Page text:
When I said the Sadducees were religious ‘conservatives’, what I mean is that they preserved (or maybe just reconstructed) aspects of more archaic religious thought and practice. They rejected what they saw as later ‘accretions’: resurrection, the idea of a clearly-defined afterlife. They might even rejected, or at least, just accorded a lesser status to, books other than the Torah. (It’s not really clear which.)

In other words, the Sadducees’ fault were really that they were stuck in the past and went on. They’re the people who didn’t want a seed to grow into a tree. They would be the equivalent of 18th-19th century Evangelicals who thought that only the ‘old-time religion’ is good enough for them, and the subsequent 1,900 years of Christianity (when it was ‘contaminated’ by all those smells and bells and ritualism :rolleyes:) is bad. Or some ‘traditionalist’ Catholics who are stuck in the 1950s, or hippie-type liberals that still think that it’s the 1970s. :wink:

That’s why I think that the ‘fundamentalist’ monicker is still applicable: Christian fundamentalism after all developed as a counter-movement to what was seen as growing liberalism and modernism within Christianity and the world at large. Some scholars think the Sadducees arose in a similar way: as a sort of counter-movement and a reaction to the Pharisees, who was seen as the ‘innovators’.

(which reminds me of the Samaritans who were quite polluted with Pagan beliefs and made the same claim…)

I’ll go on later about the Samaritans, but I’ll just say this for now: it’s actually highly likely that the pagan ‘Samarians’ mentioned in 2 Kings and the Samaritans that existed since around after the Exile and even today are only tangentially related to one another, and that the connection between the two was only the result of polemics.

I don’t think this is worth putting much credit in. “Hard liners” as the word is understood today, means people who would have died rather than accept Roman intervention in their government. The Sadducees clearly made compromises.

You have to remember that for the Sadducees, the Temple was of prime importance. That’s what makes their form of Judaism ‘archaic’: it was centered on the physical sanctuary, the Temple rituals, and the priestly caste. In fact, that’s probably why they didn’t survive its destruction: after all, with the Temple destroyed, their Judaism had been rendered meaningless. It was the populist and more flexible Pharisees, who could survive even without a physical Temple standing, that prevailed.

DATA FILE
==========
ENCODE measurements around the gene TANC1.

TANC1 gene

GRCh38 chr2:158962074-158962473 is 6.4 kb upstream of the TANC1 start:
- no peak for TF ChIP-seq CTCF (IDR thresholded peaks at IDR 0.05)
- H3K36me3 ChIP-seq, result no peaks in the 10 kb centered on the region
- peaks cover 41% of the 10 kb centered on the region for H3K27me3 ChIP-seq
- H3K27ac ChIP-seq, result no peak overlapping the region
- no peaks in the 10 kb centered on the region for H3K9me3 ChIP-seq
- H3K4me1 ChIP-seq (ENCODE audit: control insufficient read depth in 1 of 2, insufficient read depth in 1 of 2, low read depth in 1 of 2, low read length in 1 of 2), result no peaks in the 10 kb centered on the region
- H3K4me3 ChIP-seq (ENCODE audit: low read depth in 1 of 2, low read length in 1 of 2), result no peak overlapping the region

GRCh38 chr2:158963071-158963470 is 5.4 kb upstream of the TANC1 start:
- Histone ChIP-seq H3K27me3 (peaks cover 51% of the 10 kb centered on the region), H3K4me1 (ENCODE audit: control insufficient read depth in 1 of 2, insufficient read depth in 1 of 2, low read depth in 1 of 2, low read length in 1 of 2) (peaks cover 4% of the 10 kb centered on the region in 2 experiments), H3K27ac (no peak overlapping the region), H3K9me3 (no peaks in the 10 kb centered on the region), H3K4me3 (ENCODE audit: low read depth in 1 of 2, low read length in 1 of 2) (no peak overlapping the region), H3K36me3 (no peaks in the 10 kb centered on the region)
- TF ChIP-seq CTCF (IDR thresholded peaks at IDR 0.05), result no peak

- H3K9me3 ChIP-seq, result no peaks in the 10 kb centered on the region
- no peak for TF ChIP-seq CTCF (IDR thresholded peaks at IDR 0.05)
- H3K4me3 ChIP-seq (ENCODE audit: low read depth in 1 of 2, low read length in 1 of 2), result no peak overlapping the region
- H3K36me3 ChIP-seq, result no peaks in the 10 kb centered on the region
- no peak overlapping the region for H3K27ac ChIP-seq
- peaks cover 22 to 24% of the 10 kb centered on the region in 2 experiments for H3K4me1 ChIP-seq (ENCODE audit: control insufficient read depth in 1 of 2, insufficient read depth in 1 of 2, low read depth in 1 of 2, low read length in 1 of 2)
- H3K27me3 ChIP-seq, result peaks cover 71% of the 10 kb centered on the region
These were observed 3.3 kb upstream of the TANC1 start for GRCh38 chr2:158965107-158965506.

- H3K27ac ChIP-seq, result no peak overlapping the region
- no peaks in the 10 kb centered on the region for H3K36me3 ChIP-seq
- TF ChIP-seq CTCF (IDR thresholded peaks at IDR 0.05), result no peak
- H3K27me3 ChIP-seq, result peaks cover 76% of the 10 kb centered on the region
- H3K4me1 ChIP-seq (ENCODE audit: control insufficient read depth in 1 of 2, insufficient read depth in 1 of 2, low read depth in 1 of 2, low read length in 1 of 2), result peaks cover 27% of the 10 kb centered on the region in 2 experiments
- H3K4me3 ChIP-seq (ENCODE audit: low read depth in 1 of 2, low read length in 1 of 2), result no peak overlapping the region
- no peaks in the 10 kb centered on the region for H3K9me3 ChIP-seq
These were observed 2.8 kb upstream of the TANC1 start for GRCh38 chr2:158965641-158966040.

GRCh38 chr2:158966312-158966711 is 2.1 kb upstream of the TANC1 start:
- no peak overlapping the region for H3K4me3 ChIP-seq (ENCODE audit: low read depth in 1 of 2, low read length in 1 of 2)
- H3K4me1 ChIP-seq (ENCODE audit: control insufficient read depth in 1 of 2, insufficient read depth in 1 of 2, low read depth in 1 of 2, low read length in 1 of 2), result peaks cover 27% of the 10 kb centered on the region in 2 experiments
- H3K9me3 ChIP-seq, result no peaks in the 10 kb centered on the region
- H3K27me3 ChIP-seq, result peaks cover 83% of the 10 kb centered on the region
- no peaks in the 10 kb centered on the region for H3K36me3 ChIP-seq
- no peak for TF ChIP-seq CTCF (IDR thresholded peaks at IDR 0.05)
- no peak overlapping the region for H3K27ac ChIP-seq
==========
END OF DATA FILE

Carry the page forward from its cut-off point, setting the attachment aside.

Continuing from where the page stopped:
That’s why they collaborated with the Romans: to protect the Temple cult. The survival of Temple religion was more important than political autonomy. Apparently, their line of thinking was: if they revolted, who’s to say that the Temple and the priesthood will not be compromised as a result? So it’s better to just keep the status quo rather than upset the balance.


#20

You’re absolutely right.

The thing is, the ‘Septuagint’ as we know it is really a Christian construct.

The very first Jewish literature to be translated into Greek was the Torah, made in Egypt around the early 3rd century BC. Just about a hundred years after this translation was made, a legend was already circulating about how it was made by seventy-two Jewish scholars from Jerusalem. This legend later became the basis for the thinking that this Greek Torah must have been divinely inspired in some way.

In the 1st century, the Greek-speaking Alexandrian Jew Philo was already according a sort of special status to the Greek Torah by claiming a sort of miracle during the translation process: each of the seventy-two elders (who are said to work individually) all produced the exact same translation. (By comparison, in the version of the story retold by Josephus, there’s no miracle involved: he only tells the bare ‘fact’, that the translators just worked “ambitiously and painstakingly.” Upholding the Greek translation was not as important for Josephus the Palestinian Jew as it was for Philo the Greek-speaking Diaspora Jew.)

The early Christians - who were mostly Greek-speaking gentiles - went the way of Philo and upheld the idea of the legitimacy of the Greek Scriptures. (You might say that it was very important, because most of these Christians knew little to no Hebrew or Aramaic, and so the Hebrew text would have had little, if any relevance for them.) But under their hands, the legend was amplified: they began considering other Jewish sacred literature that existed in a Greek version to be part of what they called “the version of the seventy” (somewhere along the way, the seventy-two elders was rounded into seventy).

In other words, it was the early Christians that invented the term “the version of the seventy” (versio septuaginta in Latin) and invented the concept of the ‘Septuagint’ as encompassing Greek translations of other OT books, not just the Torah - which is what the original legend was referring to. (By comparison, the Talmud - which was fixed around the 6th century - in its retelling of the legend still retains the original version: that the work that was produced by these translators was just that of the Torah and not the complete OT.)

Oh yeah, I’d again do a plug for Timothy Michael Law’s When God Spoke Greek. It’s a very good, and (most importantly) easy to read introduction into the Septuagint and its history and how it shaped Christianity.